author = "Rutland, {Catrin S.} and Christopher Mitchell and Muneeb Nasir and Konerding, {Moritz A.} and Drexler, {Hannes C. A.}",
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Microphthalmia, persistent hyperplastic hyaloid vasculature and lens anomalies following overexpression of VEGF-A(188) from the alpha A-crystallin promoter. / Rutland, Catrin S.; Mitchell, Christopher; Nasir, Muneeb; Konerding, Moritz A.; Drexler, Hannes C. A.

Vol. 13, No. 6, 01.2007, p. 47-56.

Research output: Contribution to journalArticle

TY - JOUR

T1 - Microphthalmia, persistent hyperplastic hyaloid vasculature and lens anomalies following overexpression of VEGF-A(188) from the alpha A-crystallin promoter

AU - Rutland, Catrin S.

AU - Mitchell, Christopher

AU - Nasir, Muneeb

AU - Konerding, Moritz A.

AU - Drexler, Hannes C. A.

PY - 2007/1

Y1 - 2007/1

N2 - PURPOSE: During growth of the embryonic eye, dose- and site-specific expression of heparin-binding growth factors is critical for the formation of an appropriate vascular supply. Overexpression of vascular endothelial growth factor-A(188) (VEGF-A(188)), a strongly heparin-binding, endothelial-specific mitogen, leads to severe disturbance of vascular and overall ocular morphology. This study aimed to evaluate the effects of VEGF-A(188) overexpression on growth of ocular tissue components. METHODS: Stereological and immunohistochemical methods were employed to identify the vascular profiles, ocular tissue proportions, and cell types in VEGF-A(188) transgenic mice and compare them with wild-type mice. RESULTS: In VEGF-A(188) transgenic mice, both lens tissue and total ocular volume were reduced, whereas cross-sectional areas of hyaloid blood vessels, retina, iris, and optic stalk tissues were significantly increased compared to wild-type mice. Endothelial and pericyte cell numbers in the hyaloid vasculature of transgenic mice were increased three fold, with pericytes assuming their characteristic extraluminal position. CONCLUSIONS: Overexpression of VEGF-A(188) in the murine lens results in microphthalmia, in addition to hypertrophy and persistence of the hyaloid vasculature. This is similar to the human disorder persistent hyperplastic primary vitreous (PHPV). The murine model is a useful, experimental paradigm for investigation of this condition.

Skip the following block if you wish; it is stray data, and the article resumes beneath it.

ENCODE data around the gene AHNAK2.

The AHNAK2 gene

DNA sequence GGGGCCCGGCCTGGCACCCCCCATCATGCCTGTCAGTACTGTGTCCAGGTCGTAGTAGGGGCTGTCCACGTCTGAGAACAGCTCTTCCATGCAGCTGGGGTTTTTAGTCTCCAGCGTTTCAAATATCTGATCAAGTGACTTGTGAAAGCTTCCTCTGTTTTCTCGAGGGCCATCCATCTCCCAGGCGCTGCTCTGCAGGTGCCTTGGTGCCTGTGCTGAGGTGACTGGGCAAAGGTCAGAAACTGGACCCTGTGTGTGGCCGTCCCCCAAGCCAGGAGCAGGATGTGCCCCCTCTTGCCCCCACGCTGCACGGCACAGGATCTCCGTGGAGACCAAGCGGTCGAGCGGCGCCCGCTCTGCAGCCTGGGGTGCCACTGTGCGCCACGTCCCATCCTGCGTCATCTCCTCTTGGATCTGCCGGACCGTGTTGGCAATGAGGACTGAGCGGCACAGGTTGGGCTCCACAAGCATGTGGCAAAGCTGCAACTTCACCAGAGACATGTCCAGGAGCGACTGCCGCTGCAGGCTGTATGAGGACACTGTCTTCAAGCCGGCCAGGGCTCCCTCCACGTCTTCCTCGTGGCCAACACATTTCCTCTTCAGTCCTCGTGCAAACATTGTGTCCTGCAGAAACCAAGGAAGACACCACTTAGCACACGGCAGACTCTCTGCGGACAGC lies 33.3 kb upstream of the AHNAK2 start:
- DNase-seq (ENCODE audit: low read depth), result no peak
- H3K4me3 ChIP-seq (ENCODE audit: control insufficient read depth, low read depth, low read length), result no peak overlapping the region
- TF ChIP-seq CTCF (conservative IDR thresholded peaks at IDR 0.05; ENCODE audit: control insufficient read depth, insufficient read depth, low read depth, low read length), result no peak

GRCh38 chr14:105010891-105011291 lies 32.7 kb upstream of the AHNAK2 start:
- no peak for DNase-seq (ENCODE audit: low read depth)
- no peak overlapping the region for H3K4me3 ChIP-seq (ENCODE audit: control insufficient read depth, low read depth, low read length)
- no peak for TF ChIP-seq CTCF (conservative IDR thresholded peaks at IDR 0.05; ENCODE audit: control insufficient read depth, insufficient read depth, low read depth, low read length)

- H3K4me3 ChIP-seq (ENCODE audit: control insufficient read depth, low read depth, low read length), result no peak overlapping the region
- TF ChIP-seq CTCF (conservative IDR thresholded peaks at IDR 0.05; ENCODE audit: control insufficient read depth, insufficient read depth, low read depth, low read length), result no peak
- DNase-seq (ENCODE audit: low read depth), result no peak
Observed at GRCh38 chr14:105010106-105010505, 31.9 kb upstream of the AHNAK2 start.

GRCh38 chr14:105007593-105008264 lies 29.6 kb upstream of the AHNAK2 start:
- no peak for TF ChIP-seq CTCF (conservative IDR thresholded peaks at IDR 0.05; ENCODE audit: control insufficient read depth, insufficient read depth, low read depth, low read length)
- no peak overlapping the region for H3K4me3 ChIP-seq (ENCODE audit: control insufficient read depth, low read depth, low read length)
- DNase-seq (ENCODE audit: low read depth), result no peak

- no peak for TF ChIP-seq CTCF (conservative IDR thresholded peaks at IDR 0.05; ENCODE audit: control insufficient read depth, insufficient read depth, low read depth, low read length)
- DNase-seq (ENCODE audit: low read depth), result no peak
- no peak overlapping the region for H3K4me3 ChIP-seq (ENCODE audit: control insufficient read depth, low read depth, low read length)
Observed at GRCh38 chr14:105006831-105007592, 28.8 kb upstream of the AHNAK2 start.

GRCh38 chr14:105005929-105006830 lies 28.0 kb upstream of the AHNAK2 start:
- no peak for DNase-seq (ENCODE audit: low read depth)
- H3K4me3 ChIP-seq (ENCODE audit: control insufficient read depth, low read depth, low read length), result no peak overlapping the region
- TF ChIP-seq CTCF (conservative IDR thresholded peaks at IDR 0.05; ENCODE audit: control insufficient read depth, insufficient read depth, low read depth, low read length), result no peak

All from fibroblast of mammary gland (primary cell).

AB - PURPOSE: During growth of the embryonic eye, dose- and site-specific expression of heparin-binding growth factors is critical for the formation of an appropriate vascular supply. Overexpression of vascular endothelial growth factor-A(188) (VEGF-A(188)), a strongly heparin-binding, endothelial-specific mitogen, leads to severe disturbance of vascular and overall ocular morphology. This study aimed to evaluate the effects of VEGF-A(188) overexpression on growth of ocular tissue components. METHODS: Stereological and immunohistochemical methods were employed to identify the vascular profiles, ocular tissue proportions, and cell types in VEGF-A(188) transgenic mice and compare them with wild-type mice. RESULTS: In VEGF-A(188) transgenic mice, both lens tissue and total ocular volume were reduced, whereas cross-sectional areas of hyaloid blood vessels, retina, iris, and optic stalk tissues were significantly increased compared to wild-type mice. Endothelial and pericyte cell numbers in the hyaloid vasculature of transgenic mice were increased three fold, with pericytes assuming their characteristic extraluminal position. CONCLUSIONS: Overexpression of VEGF-A(188) in the murine lens results in microphthalmia, in addition to hypertrophy and persistence of the hyaloid vasculature. This is similar to the human disorder persistent hyperplastic primary vitreous (PHPV). The murine model is a useful, experimental paradigm for investigation of this condition.

M3 - Article